In the lyrics of this old song these words, depending on your particular mindset, are seen as perhaps being an intended double entendre. (‘Double Entendre’, meaning a figure of speech in which a phrase could be misunderstood to be somewhat risqué.)
New Recycling Regulation
Increased Recycling Charges
The Minister for Privatising Irish Water, Tipperary’s most ambitious Mr Alan Kelly, has signed off on plans to make people pay for every kilo of waste they produce; including the contents of our green bins. Most of us I suspect have been notified about this fact over the past seven days, with correspondence arriving from our waste disposal companies.
It would appear that not only is Mr Kelly looking for his own P45, but also seeking P45’s for his Fine Gael and other Labour Party colleagues in the forth coming general election.
Mr Kelly and his Labour / Fine Gael colleagues are being adamant on the doorsteps, that they never increased taxes on the Irish people during their soon to end term in office. Flat Taxes, introduced during a period of austerity, i.e. like Water Charges, Property Charges, Bin Charges and now the promised new Increased Recycling Charges, forced on people with no ability to pay, it seems are simply that, “Charges” not taxes. (Thank God the elderly got that €3 per week in their Old Age Pensions.)
Lobbyists or Government, who is to blame?
Was Mr Kelly advised to break this news before a general election by his loaned advisor Mr Cónán O’Broin or by his permanent adviser Mr Jim McGrath, latter reportedly earning jointly some €159,000, or did he just decide to ‘blab’ without their knowledge? So who is behind this new tax increase being imposed on the Irish people, including working people, families and communities? Was it ‘Lobbyists’ representing Waste Disposal Companies wearing a track in Mr Kelly’s plush carpeted office or was it our present coalition cabinet desperately seeking something that could take another tax hike? Lets face it, further taxing on the now essential motor vehicle would have been out of the question.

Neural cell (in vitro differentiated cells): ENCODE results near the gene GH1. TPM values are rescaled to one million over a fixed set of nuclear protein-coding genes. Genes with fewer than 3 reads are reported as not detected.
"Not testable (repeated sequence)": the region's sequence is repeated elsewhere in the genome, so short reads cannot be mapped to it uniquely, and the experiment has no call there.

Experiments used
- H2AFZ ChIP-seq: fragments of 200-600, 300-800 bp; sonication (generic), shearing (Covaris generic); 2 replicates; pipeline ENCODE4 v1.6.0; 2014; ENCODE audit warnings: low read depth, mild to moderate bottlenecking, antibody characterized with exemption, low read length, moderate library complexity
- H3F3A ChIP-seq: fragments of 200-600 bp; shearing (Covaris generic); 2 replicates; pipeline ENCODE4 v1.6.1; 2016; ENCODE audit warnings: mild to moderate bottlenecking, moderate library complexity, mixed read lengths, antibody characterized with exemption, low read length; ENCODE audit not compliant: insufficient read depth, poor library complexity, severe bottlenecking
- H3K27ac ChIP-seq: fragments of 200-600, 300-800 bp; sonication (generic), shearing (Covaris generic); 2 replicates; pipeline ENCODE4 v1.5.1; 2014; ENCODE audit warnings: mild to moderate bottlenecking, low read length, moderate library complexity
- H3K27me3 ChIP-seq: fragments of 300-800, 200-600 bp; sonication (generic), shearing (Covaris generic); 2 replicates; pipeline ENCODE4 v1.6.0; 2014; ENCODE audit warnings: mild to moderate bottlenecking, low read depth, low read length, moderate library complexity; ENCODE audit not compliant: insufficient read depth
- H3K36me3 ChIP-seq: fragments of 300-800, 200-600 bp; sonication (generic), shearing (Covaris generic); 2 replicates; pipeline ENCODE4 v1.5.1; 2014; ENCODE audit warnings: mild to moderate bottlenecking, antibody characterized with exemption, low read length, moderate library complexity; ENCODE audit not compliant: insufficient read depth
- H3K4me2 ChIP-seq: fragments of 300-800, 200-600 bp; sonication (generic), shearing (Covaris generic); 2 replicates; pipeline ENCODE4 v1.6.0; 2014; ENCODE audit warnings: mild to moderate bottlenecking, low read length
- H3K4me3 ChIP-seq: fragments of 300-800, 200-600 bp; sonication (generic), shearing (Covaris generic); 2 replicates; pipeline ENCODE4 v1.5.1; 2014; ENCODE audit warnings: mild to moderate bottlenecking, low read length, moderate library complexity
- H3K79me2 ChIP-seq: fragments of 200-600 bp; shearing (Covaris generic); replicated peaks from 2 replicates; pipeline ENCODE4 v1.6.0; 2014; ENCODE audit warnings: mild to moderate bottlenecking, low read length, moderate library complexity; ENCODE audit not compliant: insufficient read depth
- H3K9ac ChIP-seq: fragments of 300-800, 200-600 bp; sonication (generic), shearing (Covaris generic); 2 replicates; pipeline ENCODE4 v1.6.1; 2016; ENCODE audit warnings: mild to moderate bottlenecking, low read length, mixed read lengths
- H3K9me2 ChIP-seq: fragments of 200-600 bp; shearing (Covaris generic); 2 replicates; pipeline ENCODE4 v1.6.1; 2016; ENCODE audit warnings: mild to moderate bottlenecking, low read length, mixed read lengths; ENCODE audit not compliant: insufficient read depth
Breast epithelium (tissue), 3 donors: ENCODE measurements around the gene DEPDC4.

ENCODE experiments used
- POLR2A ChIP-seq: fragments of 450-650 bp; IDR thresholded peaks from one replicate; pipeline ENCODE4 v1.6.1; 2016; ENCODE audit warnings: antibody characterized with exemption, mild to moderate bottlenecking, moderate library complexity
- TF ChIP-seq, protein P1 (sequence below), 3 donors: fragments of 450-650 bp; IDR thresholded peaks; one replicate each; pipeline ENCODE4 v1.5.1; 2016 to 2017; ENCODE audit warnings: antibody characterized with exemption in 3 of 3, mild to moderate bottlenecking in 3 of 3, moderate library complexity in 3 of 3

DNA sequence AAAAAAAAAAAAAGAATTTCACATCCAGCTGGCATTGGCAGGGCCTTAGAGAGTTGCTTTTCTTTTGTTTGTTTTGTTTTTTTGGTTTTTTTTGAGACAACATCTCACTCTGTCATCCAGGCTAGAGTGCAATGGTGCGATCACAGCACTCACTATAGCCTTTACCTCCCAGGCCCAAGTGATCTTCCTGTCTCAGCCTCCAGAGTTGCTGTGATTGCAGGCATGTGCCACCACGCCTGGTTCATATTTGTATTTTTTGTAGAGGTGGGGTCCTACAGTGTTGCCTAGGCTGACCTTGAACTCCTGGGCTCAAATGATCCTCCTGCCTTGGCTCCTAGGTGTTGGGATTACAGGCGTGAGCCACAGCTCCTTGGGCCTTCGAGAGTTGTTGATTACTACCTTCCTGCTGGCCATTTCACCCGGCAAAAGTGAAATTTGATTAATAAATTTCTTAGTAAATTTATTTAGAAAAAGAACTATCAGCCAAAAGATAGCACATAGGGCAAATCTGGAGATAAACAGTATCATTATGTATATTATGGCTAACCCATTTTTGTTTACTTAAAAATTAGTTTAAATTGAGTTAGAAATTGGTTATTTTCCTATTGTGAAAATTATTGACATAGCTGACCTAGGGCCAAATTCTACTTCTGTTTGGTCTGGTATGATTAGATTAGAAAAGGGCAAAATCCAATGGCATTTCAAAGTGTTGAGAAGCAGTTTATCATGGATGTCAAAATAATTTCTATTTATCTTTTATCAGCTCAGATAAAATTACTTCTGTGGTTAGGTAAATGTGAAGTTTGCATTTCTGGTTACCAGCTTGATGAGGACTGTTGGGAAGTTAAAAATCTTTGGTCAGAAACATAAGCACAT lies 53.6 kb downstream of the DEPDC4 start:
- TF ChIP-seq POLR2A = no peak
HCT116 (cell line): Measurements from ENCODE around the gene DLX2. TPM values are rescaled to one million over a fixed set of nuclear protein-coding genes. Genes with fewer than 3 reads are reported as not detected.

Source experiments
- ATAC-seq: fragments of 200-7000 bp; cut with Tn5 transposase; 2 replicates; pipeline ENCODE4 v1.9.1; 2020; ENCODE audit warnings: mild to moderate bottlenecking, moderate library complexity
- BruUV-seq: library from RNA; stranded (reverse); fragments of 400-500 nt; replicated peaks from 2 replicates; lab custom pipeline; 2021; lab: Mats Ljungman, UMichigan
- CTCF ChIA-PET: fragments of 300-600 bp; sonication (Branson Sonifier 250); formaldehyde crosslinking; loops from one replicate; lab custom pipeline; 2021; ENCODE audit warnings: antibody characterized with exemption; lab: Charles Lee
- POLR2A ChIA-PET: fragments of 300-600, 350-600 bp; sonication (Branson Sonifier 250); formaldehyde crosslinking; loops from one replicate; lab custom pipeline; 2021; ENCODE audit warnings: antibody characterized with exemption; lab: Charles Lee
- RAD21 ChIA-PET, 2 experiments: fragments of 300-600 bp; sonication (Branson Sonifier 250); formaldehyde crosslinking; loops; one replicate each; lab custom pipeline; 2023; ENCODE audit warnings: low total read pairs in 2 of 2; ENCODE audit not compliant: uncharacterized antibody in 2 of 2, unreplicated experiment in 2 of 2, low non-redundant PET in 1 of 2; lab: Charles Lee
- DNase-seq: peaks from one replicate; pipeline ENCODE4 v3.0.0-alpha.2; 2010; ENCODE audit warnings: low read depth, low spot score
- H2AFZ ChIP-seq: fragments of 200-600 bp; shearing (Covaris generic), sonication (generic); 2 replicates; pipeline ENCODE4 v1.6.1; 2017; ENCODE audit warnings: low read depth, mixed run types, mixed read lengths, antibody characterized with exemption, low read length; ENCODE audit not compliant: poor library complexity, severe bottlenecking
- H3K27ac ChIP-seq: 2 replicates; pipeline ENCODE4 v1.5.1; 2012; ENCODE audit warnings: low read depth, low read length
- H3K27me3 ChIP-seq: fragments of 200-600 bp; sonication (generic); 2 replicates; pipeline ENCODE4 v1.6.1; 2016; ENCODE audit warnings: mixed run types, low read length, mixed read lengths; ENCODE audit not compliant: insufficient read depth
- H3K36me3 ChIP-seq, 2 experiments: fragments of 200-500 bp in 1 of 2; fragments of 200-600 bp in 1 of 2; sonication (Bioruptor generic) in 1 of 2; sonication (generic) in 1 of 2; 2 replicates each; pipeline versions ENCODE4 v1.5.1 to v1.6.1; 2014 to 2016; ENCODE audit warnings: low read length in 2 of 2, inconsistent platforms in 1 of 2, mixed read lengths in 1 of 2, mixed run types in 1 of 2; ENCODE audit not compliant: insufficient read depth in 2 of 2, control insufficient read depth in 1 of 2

The plain answer to the above is “I don’t know”, but Mr Kelly does, so ask him yourself when he next appears on your doorstep canvassing. Tomorrow you will be told that this new increased Recycling Charge is a ruse to create long term rural employment.
One thing we do know down here in rural Ireland; where the buses no longer run and where rural doctors no longer wish to function; the black bags of household rubbish will soon begin to reappear, dumped smugly after dark once again on our rural mountainsides, our rural back lanes and in our uninhabited bog lands.
What has rural Ireland done that they have been neglected, abandoned and deserted by this Labour / Fine Gael Government? In the words of an old Irish curse / hex and addressed to Mr Kelly ; “Sir, May you find the bees but never the honey.”
Independent TD Deputy Michael Lowry has called on all Tipperary Tourism Providers, in communities throughout Co. Tipperary, to “Reach Out”.